Iron behaving badly: inappropriate iron chelation as a major contributor to the aetiology of vascular and other progressive inflammatory and degenerative diseases
School of Chemistry and Manchester Interdisciplinary Biocentre, The University of Manchester, 131 Princess St, Manchester, M1 7DN, UK
BMC Medical Genomics 2009, 2:2 doi:10.1186/1755-8794-2-2Published: 8 January 2009
The production of peroxide and superoxide is an inevitable consequence of aerobic metabolism, and while these particular 'reactive oxygen species' (ROSs) can exhibit a number of biological effects, they are not of themselves excessively reactive and thus they are not especially damaging at physiological concentrations. However, their reactions with poorly liganded iron species can lead to the catalytic production of the very reactive and dangerous hydroxyl radical, which is exceptionally damaging, and a major cause of chronic inflammation.
We review the considerable and wide-ranging evidence for the involvement of this combination of (su)peroxide and poorly liganded iron in a large number of physiological and indeed pathological processes and inflammatory disorders, especially those involving the progressive degradation of cellular and organismal performance. These diseases share a great many similarities and thus might be considered to have a common cause (i.e. iron-catalysed free radical and especially hydroxyl radical generation).
The studies reviewed include those focused on a series of cardiovascular, metabolic and neurological diseases, where iron can be found at the sites of plaques and lesions, as well as studies showing the significance of iron to aging and longevity. The effective chelation of iron by natural or synthetic ligands is thus of major physiological (and potentially therapeutic) importance. As systems properties, we need to recognise that physiological observables have multiple molecular causes, and studying them in isolation leads to inconsistent patterns of apparent causality when it is the simultaneous combination of multiple factors that is responsible.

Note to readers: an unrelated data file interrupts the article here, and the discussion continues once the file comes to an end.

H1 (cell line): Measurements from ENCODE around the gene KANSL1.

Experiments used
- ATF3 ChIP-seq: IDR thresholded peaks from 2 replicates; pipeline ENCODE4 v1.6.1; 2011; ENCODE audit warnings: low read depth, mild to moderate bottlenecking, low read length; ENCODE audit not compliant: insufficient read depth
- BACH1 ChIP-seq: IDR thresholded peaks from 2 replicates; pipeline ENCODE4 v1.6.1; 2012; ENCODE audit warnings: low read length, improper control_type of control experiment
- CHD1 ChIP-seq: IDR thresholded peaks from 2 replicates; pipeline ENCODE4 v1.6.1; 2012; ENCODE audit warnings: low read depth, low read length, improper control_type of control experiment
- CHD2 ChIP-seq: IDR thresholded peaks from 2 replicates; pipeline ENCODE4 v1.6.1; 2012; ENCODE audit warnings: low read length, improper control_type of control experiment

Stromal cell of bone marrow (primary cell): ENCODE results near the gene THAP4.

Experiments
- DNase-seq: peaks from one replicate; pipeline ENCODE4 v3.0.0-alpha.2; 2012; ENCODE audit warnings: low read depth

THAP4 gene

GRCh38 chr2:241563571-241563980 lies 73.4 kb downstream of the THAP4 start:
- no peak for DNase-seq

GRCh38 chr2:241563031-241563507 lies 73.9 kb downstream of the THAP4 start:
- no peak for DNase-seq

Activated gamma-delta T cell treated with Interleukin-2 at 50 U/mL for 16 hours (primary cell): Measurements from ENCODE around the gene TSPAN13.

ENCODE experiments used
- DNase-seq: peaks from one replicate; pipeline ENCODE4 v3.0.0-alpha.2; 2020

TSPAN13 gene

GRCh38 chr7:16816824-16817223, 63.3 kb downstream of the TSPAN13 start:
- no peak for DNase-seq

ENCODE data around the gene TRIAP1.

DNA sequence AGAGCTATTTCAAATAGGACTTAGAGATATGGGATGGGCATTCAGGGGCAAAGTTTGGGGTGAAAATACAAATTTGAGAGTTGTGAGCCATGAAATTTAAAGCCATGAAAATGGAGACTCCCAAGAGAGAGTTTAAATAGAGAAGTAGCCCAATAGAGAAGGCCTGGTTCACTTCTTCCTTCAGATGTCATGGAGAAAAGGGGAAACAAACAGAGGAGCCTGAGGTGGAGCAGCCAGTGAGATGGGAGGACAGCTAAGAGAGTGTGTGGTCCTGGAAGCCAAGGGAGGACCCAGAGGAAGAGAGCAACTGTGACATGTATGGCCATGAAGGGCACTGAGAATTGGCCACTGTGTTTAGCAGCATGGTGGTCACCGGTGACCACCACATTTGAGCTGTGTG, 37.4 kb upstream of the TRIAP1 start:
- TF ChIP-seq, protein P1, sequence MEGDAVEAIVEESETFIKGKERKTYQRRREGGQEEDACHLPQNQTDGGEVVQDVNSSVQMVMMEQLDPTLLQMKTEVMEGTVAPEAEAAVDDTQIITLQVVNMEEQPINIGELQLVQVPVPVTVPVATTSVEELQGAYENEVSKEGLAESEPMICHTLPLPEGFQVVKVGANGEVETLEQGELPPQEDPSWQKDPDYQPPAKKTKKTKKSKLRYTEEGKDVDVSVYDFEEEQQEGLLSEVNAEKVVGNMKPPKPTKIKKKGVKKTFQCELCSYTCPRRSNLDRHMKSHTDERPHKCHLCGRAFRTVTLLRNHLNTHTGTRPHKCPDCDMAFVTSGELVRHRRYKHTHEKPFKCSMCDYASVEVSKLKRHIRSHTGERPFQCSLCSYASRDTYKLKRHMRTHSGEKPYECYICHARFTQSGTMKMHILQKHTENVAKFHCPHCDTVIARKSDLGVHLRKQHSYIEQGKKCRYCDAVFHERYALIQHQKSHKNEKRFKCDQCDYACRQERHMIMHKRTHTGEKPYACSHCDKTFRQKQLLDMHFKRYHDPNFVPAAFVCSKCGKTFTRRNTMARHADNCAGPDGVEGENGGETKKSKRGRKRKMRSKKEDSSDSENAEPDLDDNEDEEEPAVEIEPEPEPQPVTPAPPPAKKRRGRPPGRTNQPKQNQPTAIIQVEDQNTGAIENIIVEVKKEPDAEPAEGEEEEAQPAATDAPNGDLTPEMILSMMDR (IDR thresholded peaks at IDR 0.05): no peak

This explains, for instance, the decidedly mixed effects of antioxidants that have been observed, since in some circumstances (especially the presence of poorly liganded iron) molecules that are nominally antioxidants can actually act as pro-oxidants. The reduction of redox stress thus requires suitable levels of both antioxidants and effective iron chelators. Some polyphenolic antioxidants may serve both roles.
Understanding the exact speciation and liganding of iron in all its states is thus crucial to separating its various pro- and anti-inflammatory activities. Redox stress, innate immunity and pro- (and some anti-)inflammatory cytokines are linked in particular via signalling pathways involving NF-kappaB and p38, with the oxidative roles of iron here seemingly involved upstream of the IkappaB kinase (IKK) reaction. In a number of cases it is possible to identify mechanisms by which ROSs and poorly liganded iron act synergistically and autocatalytically, leading to 'runaway' reactions that are hard to control unless one tackles multiple sites of action simultaneously. Some molecules such as statins and erythropoietin, not traditionally associated with anti-inflammatory activity, do indeed have 'pleiotropic' anti-inflammatory effects that may be of benefit here.
Overall we argue, by synthesising a widely dispersed literature, that the role of poorly liganded iron has been rather underappreciated in the past, and that in combination with peroxide and superoxide its activity underpins the behaviour of a great many physiological processes that degrade over time. Understanding these requires an integrative, systems-level approach that may lead to novel therapeutic targets.